© Borgis - Postępy Nauk Medycznych 1/2013, s. 100-102
The current issue of “Postępy Nauk Medycznych” (“Progress in Medicine”; PNM) is devoted to problems related to developmental disabilities and evidence-based approaches to their treatment. Gathered papers have been written by representatives of separate disciplines – medicine and psychology – and are presented by us in order to convey interdisciplinary knowledge to family doctors and doctors practicing within primary health care. Reporting medical and psychological information was our goal, because in case of developmental disabilities, recommended treatment should be comprehensive, and thus provided by a variety of professionals. It is very important that there is a transfer of knowledge among those professional as it will likely result in faster and more appropriate recommendations that are given to parents by family doctors and primary health care providers. This issue on PNM is divided into three parts: review papers, original papers and clinical corner.
In the introductory article, prof. Irena Namysłowska writes that in Poland about 10% of children and adolescents suffer from psychiatric disorders. Taking into consideration that in our country there is around 7,5 million individuals from this age group, 750 000 young people need help. We cannot forget about their families, who often also need support. Thus, mental health of children and adolescents is an important social issue exacerbated by the fact that the majority of patients do not have access to help. What are the aims of mental health care system for children and adolescents? Prof. Namysłowska writes that they are as follows: 1) supporting families, teachers, social services, pediatricians, general practitioners and the care system of mother and newborn child, as well as other social agendas in the process of rising the children, 2) developing systems of early interventions, 3) delivering effective health care, and 4) providing services that are accessible to all children in order to minimize their suffering, reduce disability and help to promote their developmental potential. The most needed are community services such as outpatient clinics, day departments, crisis interventions centers. Unfortunately, there are several obstacles to optimal functioning of health care system in Poland. One of the solutions can be offering prophylactic programs as well as effective and generally available therapy.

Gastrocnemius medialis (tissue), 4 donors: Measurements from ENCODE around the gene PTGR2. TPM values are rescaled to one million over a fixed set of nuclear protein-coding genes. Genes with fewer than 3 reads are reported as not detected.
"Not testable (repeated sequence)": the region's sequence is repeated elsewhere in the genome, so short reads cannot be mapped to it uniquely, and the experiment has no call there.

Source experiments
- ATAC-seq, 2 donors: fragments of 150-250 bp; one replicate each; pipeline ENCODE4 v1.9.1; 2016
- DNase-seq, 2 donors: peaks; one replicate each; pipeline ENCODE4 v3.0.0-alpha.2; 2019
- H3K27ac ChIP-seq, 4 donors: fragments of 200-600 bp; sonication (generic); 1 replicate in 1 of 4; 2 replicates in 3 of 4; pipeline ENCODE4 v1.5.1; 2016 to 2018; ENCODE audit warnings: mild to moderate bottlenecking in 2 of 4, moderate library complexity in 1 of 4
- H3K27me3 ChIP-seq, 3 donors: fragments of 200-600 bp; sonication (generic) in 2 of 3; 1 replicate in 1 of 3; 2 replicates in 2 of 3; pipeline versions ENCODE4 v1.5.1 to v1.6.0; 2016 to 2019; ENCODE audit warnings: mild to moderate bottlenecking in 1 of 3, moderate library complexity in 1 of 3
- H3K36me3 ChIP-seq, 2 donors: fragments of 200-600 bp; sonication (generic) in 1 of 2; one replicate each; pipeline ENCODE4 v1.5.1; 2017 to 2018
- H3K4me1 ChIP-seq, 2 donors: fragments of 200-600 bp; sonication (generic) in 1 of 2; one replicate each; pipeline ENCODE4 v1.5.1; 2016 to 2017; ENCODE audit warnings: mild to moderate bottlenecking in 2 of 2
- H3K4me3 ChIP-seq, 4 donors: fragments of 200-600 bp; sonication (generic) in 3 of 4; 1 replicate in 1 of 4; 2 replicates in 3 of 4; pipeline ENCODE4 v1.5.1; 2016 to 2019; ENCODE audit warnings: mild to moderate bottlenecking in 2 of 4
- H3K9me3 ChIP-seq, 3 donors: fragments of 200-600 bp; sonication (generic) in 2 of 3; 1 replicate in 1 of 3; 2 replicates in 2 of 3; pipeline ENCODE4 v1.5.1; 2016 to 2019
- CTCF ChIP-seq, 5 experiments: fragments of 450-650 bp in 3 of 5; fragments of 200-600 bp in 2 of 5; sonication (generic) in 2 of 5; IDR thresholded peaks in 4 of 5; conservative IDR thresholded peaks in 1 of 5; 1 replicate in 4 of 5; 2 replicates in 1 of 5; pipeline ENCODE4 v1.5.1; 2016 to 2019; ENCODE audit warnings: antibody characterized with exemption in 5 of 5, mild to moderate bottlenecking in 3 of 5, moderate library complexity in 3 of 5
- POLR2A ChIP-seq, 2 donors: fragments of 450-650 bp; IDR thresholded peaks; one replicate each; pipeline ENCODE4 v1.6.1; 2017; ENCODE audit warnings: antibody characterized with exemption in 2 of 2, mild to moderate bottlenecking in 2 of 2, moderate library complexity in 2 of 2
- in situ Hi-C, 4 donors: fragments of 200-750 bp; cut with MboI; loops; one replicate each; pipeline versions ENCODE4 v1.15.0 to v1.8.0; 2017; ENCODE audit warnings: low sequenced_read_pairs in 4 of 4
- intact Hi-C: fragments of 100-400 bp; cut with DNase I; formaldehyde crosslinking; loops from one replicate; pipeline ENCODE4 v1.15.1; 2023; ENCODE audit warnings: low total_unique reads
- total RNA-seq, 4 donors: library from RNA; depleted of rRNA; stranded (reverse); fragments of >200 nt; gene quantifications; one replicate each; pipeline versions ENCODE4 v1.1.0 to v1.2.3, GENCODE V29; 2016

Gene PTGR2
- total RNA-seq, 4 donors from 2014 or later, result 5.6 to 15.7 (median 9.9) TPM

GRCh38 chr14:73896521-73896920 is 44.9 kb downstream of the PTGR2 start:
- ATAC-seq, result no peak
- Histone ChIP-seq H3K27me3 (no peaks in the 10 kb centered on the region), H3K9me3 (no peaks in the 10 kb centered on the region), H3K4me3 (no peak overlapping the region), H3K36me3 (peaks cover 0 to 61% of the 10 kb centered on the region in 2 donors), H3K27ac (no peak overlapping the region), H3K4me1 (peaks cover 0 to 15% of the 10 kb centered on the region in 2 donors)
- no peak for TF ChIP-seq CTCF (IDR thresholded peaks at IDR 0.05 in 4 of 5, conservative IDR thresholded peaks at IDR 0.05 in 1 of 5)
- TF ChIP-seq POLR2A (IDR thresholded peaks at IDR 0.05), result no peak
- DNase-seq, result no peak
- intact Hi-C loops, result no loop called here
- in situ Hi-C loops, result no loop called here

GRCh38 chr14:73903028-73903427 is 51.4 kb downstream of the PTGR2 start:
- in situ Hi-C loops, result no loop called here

We present to the readers of PNM six review papers. The first one is written by an American psychologist – prof. Joseph Wyatt. This paper is devoted to a phenomenon that is common in the United States, namely overreliance on the biological model in trying to explain causes of many psychological disorders. Wyatt calls this phenomenon “medicalization”. The roots of contemporary medicalization in the U.S. are traced to two primary factors – psychiatry’s efforts to re-gain lost status, and the pharmaceutical industry’s profit motives. Given that both psychiatry and the drug industry are global enterprises, medicalization threatens to escape the boundaries of the U.S. and spread to other nations. We realize that some of the theses set by prof. Wyatt are controversial, but we have decided to present his paper in order to point the attention of the readers to potential negative results of medicalization and offer some recommendations regarding therapeutic interventions.